Ordination usually requires completion of a college degree followed by a four- to six-year program at a Jewish seminary in order to become eligible for ordination as a rabbi. Entrance requirements and the curriculum depend upon the branch of Judaism with which the seminary is associated. Most seminaries require applicants to be college graduates.

Newly ordained rabbis usually begin as spiritual leaders of small congregations, assistants to experienced rabbis, directors of Hillel Foundations on college campuses, teachers in educational institutions, or chaplains in the U.S. Armed Forces.

Rapidly expanding membership is expected to create employment opportunities for Reconstructionist rabbis. Conservative and Reform rabbis should have the most job opportunities serving congregations or in other settings because of the large size of these two branches of Judaism.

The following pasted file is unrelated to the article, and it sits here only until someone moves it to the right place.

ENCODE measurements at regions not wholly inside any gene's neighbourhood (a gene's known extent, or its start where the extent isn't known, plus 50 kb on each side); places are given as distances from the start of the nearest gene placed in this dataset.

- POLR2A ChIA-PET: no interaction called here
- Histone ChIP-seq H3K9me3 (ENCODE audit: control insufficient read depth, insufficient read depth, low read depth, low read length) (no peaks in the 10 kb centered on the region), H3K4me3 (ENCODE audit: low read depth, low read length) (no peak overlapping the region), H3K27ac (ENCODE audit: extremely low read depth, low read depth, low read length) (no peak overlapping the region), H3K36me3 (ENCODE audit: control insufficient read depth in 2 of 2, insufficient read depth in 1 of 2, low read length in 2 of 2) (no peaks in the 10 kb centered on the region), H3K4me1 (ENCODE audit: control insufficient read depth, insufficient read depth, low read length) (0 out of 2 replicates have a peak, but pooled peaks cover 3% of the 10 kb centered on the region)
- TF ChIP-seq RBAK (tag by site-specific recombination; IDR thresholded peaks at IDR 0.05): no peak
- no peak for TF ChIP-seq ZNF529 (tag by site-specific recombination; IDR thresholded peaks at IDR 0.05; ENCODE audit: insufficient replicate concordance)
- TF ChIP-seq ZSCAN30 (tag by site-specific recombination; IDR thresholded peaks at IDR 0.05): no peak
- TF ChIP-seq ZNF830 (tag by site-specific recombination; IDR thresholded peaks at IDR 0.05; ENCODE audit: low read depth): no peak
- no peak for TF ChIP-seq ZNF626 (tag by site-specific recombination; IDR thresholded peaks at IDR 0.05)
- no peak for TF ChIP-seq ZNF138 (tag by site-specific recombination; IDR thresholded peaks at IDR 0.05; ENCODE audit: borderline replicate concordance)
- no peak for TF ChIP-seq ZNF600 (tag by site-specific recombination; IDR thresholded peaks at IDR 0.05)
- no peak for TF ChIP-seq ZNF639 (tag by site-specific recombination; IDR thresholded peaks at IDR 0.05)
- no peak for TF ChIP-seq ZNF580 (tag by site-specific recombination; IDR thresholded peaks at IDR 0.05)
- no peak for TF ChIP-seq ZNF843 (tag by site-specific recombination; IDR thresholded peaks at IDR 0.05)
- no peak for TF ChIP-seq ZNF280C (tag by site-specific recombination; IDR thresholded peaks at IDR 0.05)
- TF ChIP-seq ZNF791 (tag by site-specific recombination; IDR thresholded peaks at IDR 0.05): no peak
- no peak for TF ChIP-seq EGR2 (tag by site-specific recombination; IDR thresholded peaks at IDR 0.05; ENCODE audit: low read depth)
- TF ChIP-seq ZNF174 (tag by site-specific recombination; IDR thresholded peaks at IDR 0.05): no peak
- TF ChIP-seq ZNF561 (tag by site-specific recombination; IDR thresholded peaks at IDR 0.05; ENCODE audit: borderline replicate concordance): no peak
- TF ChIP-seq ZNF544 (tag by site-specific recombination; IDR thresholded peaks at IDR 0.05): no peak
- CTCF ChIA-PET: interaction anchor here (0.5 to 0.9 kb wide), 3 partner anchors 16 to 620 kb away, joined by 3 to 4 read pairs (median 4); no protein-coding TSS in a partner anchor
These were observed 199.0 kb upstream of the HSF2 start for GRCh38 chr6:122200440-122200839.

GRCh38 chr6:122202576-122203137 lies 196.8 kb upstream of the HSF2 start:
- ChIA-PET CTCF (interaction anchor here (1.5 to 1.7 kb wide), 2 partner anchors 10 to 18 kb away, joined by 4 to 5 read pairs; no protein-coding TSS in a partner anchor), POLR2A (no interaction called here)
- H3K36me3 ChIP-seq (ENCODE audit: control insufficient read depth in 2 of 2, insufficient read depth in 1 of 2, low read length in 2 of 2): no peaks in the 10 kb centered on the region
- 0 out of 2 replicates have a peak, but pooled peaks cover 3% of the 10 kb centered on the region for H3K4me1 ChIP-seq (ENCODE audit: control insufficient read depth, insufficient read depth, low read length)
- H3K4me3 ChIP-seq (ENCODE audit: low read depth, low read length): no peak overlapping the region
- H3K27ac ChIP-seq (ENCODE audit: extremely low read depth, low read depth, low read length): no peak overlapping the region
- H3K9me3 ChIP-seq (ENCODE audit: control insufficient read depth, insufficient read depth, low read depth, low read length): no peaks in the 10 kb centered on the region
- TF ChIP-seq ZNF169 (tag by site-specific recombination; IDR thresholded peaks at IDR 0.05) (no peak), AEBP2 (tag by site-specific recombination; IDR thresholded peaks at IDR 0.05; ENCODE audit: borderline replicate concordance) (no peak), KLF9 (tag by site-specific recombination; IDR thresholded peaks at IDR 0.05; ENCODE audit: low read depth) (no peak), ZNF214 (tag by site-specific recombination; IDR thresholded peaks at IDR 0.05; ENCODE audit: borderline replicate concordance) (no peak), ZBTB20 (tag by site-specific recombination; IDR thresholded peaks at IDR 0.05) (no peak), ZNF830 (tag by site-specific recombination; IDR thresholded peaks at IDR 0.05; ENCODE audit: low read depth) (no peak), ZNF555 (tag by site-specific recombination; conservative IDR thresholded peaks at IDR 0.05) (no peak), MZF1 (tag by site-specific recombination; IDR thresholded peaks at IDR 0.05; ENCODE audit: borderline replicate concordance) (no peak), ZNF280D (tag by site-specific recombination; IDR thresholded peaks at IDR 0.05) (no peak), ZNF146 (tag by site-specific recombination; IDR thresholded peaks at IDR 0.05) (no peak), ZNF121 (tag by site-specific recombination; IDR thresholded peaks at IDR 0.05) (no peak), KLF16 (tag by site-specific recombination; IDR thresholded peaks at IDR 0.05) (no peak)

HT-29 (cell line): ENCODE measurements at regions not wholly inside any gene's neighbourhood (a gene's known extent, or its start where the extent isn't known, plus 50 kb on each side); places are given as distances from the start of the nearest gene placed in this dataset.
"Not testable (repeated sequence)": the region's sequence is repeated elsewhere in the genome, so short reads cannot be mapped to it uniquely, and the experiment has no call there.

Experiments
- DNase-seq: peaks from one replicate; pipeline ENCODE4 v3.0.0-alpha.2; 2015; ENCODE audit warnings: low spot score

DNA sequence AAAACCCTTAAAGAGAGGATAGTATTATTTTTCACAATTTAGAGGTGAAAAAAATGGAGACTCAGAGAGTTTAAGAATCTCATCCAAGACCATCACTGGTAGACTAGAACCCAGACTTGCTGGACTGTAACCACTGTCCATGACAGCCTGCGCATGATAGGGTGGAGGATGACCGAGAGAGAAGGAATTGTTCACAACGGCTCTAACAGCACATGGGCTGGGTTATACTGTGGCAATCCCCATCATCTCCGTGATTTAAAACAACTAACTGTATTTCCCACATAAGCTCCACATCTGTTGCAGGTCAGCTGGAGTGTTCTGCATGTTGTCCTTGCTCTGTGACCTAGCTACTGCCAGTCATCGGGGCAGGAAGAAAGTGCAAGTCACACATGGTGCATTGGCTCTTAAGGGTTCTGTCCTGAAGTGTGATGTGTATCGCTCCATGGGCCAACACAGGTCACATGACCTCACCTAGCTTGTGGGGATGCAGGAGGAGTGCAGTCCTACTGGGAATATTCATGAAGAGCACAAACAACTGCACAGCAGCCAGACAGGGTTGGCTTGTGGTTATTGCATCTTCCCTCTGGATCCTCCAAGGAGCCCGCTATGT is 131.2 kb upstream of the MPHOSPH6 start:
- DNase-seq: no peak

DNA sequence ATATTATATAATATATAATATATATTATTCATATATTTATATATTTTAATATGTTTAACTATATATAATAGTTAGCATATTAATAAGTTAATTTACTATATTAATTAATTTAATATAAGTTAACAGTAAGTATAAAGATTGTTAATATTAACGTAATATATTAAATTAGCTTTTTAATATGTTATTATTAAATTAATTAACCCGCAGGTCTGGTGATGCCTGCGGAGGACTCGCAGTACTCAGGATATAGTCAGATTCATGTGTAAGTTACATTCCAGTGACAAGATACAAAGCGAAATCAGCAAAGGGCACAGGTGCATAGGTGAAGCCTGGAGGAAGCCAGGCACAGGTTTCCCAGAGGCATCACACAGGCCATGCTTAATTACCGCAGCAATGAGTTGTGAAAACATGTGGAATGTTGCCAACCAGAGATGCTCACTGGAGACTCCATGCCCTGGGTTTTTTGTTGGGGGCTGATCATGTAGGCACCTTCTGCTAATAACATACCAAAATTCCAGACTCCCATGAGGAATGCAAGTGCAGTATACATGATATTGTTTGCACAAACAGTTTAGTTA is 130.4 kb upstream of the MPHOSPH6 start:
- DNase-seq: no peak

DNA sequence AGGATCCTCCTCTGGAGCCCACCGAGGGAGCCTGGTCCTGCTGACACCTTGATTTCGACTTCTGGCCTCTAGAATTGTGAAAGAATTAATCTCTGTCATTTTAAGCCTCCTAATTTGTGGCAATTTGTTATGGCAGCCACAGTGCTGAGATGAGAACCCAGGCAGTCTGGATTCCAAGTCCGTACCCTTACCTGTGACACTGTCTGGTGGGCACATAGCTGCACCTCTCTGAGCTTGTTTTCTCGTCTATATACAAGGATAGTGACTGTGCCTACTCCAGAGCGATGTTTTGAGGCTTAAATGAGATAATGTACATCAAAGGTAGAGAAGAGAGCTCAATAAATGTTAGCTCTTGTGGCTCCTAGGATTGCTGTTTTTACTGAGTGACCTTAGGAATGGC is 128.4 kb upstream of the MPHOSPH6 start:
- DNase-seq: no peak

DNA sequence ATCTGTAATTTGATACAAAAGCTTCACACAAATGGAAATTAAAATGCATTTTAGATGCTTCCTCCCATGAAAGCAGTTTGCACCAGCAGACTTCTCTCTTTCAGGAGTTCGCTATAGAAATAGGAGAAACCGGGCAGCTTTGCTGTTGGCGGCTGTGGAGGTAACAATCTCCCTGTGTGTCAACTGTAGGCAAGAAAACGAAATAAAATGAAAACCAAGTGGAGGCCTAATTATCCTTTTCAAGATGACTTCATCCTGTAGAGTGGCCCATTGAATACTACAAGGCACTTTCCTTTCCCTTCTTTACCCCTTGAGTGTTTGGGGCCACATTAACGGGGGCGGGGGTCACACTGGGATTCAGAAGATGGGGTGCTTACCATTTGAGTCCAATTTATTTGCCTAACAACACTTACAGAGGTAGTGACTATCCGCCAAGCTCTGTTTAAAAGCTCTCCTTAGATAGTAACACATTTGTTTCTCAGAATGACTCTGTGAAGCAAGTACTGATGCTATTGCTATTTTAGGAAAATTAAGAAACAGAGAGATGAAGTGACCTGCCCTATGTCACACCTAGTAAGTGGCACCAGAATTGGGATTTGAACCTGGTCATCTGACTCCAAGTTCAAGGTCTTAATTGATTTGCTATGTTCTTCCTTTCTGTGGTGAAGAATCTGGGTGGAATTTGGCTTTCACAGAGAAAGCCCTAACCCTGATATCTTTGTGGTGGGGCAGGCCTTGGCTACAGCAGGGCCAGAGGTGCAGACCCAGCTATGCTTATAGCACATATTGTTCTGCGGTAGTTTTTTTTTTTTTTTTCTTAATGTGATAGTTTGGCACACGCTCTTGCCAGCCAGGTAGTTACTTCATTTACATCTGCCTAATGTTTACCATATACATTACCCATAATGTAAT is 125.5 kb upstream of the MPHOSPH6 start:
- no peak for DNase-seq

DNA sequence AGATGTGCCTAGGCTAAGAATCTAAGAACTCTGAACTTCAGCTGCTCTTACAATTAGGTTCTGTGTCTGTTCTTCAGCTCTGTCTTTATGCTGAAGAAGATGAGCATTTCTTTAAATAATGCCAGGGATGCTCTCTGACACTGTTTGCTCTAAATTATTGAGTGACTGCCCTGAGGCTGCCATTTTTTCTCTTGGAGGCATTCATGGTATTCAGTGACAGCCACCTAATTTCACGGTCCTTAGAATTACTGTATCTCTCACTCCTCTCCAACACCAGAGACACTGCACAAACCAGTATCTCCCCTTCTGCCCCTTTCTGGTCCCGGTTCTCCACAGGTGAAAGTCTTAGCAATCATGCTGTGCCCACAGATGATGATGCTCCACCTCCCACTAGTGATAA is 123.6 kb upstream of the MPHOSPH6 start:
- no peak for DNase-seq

In addition to their annual salary, benefits for rabbis may include housing, health insurance, and retirement plans. Income varies widely, depending on the size and financial status of the congregation, as well as denominational branch and geographic location. Rabbis may earn additional income from officiating at ceremonies such as bar or bat mitzvahs and weddings.

Certification, Licensure, and Professional Associations

In the case of clergy, ordination through one's religious institution serves as certification. The ordination process, which varies by religion and denomination, separates the clergy from the layperson and enables them to officially provide religious services and lead congregations.